Phase I studies

Ultimovacs is the sponsor of the fully enrolled and ongoing Phase I clinical study in the U.S. evaluating the safety and tolerability of treatment with UV1 and pembrolizumab (PD-1 checkpoint inhibitor) in 30 patients with metastatic malignant melanoma. In addition, treatment with UV1 has been assessed in three completed Phase I studies (metastatic prostate cancer, metastatic non-small cell lung cancer and metastatic malignant melanoma) in 52 patients at the Oslo University Hospital. The observed clinical outcomes from these trials served as a strong basis for the further clinical development of UV1, both with respect to safety, immune response and signals of clinical effect.

The TET technology has been investigated in one completed Phase I trial.

UV1 ongoing Phase I studies

Malignant melanoma

Ultimovacs is the sponsor of a fully enrolled and ongoing Phase I clinical study in the U.S. evaluating the safety and tolerability of treatment with UV1 and pembrolizumab (PD-1 checkpoint inhibitor) in 30 patients with metastatic malignant melanoma. Enrolment of patients started in July 2018 and was completed in August 2020.

Malignant melanoma is a type of cancer that develops from the pigment-containing cells known as melanocytes. Melanomas typically occur in the skin but may also occur in the intestines, mouth or the eyes. Worldwide over 280,000 new cases of malignant melanoma were diagnosed in 2018, and it is estimated that more than 60,000 persons died from the disease.

UV1 Phase I studies in long-term follow-up

Prostate cancer

(EudraCT No. 2012-002411-26)

Prostate patients with advanced disease without lung and/or liver metastases were enrolled. These patients had started CAB treatment (GnRH-agonist combined with anti-androgen) prior to UV1 treatment.)

Non-small cell lung cancer (NSCLC)

(EudraCT No. 2012-001852-20)

In the lung study stage 3b/4 NSCLC patients were enrolled, who previous had been treated with palliative radiotherapy and /or at least two courses of chemotherapy. These patients were not to be in progression, confirmed by CT, at least 4 weeks prior to UV1 treatment.

Malignant melanoma – UV1 in combination with ipilimumab

(EudraCT No. 2013­005582­39)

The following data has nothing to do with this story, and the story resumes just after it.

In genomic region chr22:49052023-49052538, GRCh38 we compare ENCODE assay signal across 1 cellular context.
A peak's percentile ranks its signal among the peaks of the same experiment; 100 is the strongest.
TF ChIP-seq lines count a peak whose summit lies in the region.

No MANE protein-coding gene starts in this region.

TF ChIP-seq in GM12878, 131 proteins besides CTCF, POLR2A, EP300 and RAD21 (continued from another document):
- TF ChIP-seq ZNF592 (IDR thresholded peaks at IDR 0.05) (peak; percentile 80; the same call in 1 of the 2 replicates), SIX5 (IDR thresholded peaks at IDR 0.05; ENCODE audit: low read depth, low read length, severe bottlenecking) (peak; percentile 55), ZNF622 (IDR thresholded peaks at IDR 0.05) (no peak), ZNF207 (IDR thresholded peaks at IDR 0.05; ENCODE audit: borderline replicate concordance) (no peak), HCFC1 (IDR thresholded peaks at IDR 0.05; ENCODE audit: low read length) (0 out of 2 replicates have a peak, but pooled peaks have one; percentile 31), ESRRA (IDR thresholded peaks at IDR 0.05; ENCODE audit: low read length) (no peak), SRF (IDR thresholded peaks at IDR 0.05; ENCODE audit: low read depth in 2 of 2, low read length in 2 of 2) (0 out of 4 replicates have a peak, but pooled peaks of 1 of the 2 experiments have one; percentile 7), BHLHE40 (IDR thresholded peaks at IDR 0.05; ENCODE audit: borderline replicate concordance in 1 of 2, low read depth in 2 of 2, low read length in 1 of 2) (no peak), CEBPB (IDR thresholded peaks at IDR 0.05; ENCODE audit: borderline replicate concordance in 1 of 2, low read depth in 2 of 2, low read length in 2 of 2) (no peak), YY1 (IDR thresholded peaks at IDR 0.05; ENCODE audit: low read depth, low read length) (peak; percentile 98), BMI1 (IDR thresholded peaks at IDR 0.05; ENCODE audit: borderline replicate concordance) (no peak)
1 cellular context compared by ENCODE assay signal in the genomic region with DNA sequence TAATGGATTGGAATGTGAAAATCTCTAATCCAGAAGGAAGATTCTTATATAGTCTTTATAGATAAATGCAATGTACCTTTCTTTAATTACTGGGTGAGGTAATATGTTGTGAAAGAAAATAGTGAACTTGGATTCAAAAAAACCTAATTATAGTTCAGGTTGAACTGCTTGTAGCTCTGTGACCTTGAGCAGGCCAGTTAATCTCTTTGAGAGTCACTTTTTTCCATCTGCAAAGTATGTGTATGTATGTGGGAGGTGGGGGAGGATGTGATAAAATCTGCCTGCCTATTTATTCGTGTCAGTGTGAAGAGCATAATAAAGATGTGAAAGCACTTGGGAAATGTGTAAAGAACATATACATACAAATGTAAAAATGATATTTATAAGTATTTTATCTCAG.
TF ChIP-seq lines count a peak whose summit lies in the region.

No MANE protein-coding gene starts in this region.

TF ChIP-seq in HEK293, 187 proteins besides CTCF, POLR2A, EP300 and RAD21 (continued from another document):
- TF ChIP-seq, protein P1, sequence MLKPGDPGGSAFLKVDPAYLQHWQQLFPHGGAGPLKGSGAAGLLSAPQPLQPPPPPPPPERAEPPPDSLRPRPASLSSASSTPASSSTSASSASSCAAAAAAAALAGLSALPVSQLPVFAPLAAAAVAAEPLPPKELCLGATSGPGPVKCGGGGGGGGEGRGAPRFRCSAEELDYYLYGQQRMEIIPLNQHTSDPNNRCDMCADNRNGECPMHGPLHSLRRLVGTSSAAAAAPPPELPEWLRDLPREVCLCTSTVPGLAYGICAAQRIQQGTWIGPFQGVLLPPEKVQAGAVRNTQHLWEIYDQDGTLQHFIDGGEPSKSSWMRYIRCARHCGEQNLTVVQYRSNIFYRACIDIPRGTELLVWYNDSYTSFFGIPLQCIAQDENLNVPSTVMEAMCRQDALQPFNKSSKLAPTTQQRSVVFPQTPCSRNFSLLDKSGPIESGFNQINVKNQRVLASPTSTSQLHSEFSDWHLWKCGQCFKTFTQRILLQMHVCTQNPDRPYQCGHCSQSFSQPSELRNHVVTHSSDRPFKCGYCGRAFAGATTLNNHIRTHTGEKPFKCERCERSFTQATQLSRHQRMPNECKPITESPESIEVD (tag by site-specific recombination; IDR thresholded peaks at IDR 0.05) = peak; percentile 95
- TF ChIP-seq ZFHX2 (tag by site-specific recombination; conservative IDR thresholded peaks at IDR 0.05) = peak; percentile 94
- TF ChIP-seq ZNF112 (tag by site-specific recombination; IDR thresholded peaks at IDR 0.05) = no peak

The malignant melanoma patients had unresectable or metastatic disease when enrolled, and were eligible for ipilimumab. Safety and tolerability were primary endpoints in all three studies, while immune response towards any of the UV1 peptides and efficacy were secondary endpoints. Three different dose levels of UV1 were investigated in the prostate cancer and NSCLC studies (100, 300 and 700 µg). In the malignant melanoma study, 300 µg UV1 was given in combination with ipilimumab.

Data from the three studies showed that UV1 is generally well tolerated. There were no dose limiting toxicities. UV1 induced an immune response (hTERT specific T-cells) in 78% (range 67-91%) of patients across the three studies.
When combining UV1 with ipilimumab, a CTLA-4 checkpoint inhibitor, 91% of malignant melanoma patients developed an immune response. The responses appeared earlier, required fewer vaccinations, and were stronger and more long lasting compared to vaccination with UV1 alone. These data are compatible with a mechanism of action where blocking CTLA-4 checkpoints induce additional expansion of UV1 specific T cells induced by UV1 vaccination.

TET technology Phase I studies

TENDU – prostate cancer

The TENDU trial was the first Phase I trial exploring the TET technology. In TENDU, the TET technology
incorporates prostate-cancer-specific antigens and the trial will provide valuable safety and immune
activation data that will support the further development of new vaccine solutions based on the TET

The TENDU was conducted at Oslo University Hospital with enrollment from February 2021 to December 2022. A total of 12 patients were treated at one of three doses: 40 mcg (3 patients), 400 mcg (3 patients) and 960mcg (6 patients), with follow-up for six months after last treatment.

Ultimovacs announced results from the TENDU study in December 2023. The trial showed good safety and tolerability across all dose cohorts, meeting the primary endpoint. The data also included observations of immune activation with vaccine-specific T cell responses, meeting the secondary endpoint. No dose-limiting toxicities were observed, indicating a potential for increasing the dose of tetanus-based vaccines in future clinical studies. Further results from the study will be presented in a peer-reviewed publication.